Almost everywhere I've ventured in the global jazz community I've found them: obsessed, lifelong fans of the music with encyclopedic knowledge, massive collections of recordings, and a thousand stories—either firsthand or many times retold. Some, like broadcaster Phil Schaap, have turned their obsessions into high-profile careers; most you've never heard of.
What separated Jacques Emond from almost all the other jazz savants—public and private—I've met is that he never flaunted his knowledge, never made anyone feel that he possessed something someone else lacked. If he could share his enthusiasm for something he'd heard or some new artist he'd discovered, he was happy. His love of the music was absolutely selfless.
A short, shy, career public servant, Jacques never stood out in a crowd.
Maybe that's the reason the guys from Duke Ellington's band—road-hardened lifers like Johnny Hodges and Harry Carney—felt comfortable hanging with Jacques when the group swung through West Quebec. His easygoing persona permitted him to blend in, even though, as a non-drinking, francophone, government worker he was as far removed from musicians like Hodges and Carney as possible.
That low-key demeanor didn't make him an obvious choice when Joe Reilly, then the executive director of the Ottawa International Jazz Festival, Don Lahey, Joe's predecessor, and me, then the president of the festival's board of directors, met to determine who we could approach to introduce acts from the stage in 1988. We needed a bilingual person, and we knew Jacques as a festival volunteer and as the host of a big band-oriented program on CKCU-FM, where we also volunteered.
Despite his quiet manner, Jacques was our choice, and though initially reluctant, he quickly became the face of the festival for many audience members. In time, as Reilly, Lahey and I stepped out, Jacques also became the driving force behind the festival's musical personality. Booked by committee during its formative years, by 1990 programming the festival was his sole domain. What's more, through his longevity in his position (he retired as full-time programming director in 2010) he helped shape the Canadian jazz scene in a very tangible way.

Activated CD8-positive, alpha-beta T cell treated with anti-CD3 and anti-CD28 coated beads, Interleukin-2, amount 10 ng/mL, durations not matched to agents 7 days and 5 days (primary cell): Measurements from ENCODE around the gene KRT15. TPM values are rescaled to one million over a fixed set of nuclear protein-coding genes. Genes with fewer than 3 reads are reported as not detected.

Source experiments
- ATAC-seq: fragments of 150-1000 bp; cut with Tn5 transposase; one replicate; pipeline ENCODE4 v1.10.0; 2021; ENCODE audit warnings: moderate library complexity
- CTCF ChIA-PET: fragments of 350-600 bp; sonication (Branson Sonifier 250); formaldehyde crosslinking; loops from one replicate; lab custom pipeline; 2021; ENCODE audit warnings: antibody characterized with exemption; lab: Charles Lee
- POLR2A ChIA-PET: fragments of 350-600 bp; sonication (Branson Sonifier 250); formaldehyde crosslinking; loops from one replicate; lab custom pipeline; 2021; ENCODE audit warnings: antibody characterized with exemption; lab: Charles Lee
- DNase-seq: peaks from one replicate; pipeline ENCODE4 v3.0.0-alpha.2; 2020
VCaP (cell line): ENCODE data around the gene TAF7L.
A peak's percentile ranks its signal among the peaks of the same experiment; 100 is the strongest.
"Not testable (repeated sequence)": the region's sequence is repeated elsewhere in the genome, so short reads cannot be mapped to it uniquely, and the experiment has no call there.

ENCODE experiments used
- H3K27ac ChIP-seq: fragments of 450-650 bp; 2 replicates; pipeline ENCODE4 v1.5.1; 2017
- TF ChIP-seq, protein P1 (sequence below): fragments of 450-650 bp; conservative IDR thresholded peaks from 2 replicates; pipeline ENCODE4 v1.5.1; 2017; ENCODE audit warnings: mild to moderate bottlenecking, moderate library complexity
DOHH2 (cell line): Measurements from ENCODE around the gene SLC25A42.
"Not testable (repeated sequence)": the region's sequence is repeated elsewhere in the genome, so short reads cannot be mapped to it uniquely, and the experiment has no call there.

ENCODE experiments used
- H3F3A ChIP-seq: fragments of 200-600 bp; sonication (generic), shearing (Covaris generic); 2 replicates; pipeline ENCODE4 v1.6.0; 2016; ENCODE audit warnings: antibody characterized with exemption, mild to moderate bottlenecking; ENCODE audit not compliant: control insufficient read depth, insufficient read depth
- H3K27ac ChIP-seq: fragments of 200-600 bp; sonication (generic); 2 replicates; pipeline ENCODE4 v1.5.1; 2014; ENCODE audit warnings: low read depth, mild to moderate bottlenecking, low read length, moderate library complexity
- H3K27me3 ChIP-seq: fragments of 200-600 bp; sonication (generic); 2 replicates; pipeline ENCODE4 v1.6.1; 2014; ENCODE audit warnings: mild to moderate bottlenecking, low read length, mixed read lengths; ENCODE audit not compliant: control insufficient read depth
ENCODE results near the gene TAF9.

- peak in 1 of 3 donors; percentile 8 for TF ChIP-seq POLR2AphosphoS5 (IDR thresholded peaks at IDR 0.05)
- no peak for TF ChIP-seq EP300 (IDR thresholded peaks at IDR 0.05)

He accomplished this in two ways: one, he had enormous ears; and two, he was a great money manager.
Although his main personal love was the slick, richly harmonic sound of West Coast big bands (oh, he loved Woody Herman!) he was open to a wide range of music. New things excited him. Young artists encouraged him that his beloved art form would continue to flourish. Add that to the fact that he took his fiduciary responsibility to the always-cash-strapped festival very seriously, and you had a formula for him introducing Ottawa audiences to some bright, young artists eager to make their mark on a foreign stage. As a result, musicians like Dave Douglas—several years prior to his breakthrough victories in critics' polls—received their first Canadian headline billing thanks to Jacques.
Those two traits combined with one other—a total lack of artifice—to create some memorable onstage introductions; the kind of idiosyncratic emcee quirks that endeared him to audience members. I love this guy's playing," he'd tell seven or eight thousand people gathered at the Confederation Park mainstage. I've been trying to book him for a couple of years, and we've finally got him. Jeez, it cost a lot of money, too."
You had to love him for honesty and unbridled enthusiasm like that.
Some health problems slowed him visibly in the decade prior to his retirement, but his enthusiasm for what he was hearing never faltered. During two recent summers when I served as the festival's media relations specialist, the highlight of my day would usually be when Jacques stepped into my onsite trailer—always dapper regardless of the stifling heat and humidity—and shared some story of his latest trip to California or a long-past musical hero. There was always a tone of wonder in his voice, as if he still couldn't quite believe that he had found his way into this world of music that gave him so much joy.
Last June, the Jazz Journalists Association asked my colleague Peter Hum and I to organize a social event to honour Jacques as one of a number of local Jazz Heroes across North America. This was hardly the most prestigious of Jacques' honours—in fact, he had recently been appointed a Chevalier in the French Ordre des Arts et des Lettres—but his gratitude and humility about our small tribute was notable. Weeks later, when I ran into him at the festival, he was still beaming about that night. That was the last time I saw him.
Yes, you will find people as knowledgeable and enthusiastic about jazz just about everywhere you go, but one other thing I find in the jazz community as I travel: Musicians and others constantly ask me if I know Jacques Emond. He had that kind of impact. Photo Credit Courtesy of TD Ottawa International Jazz Festival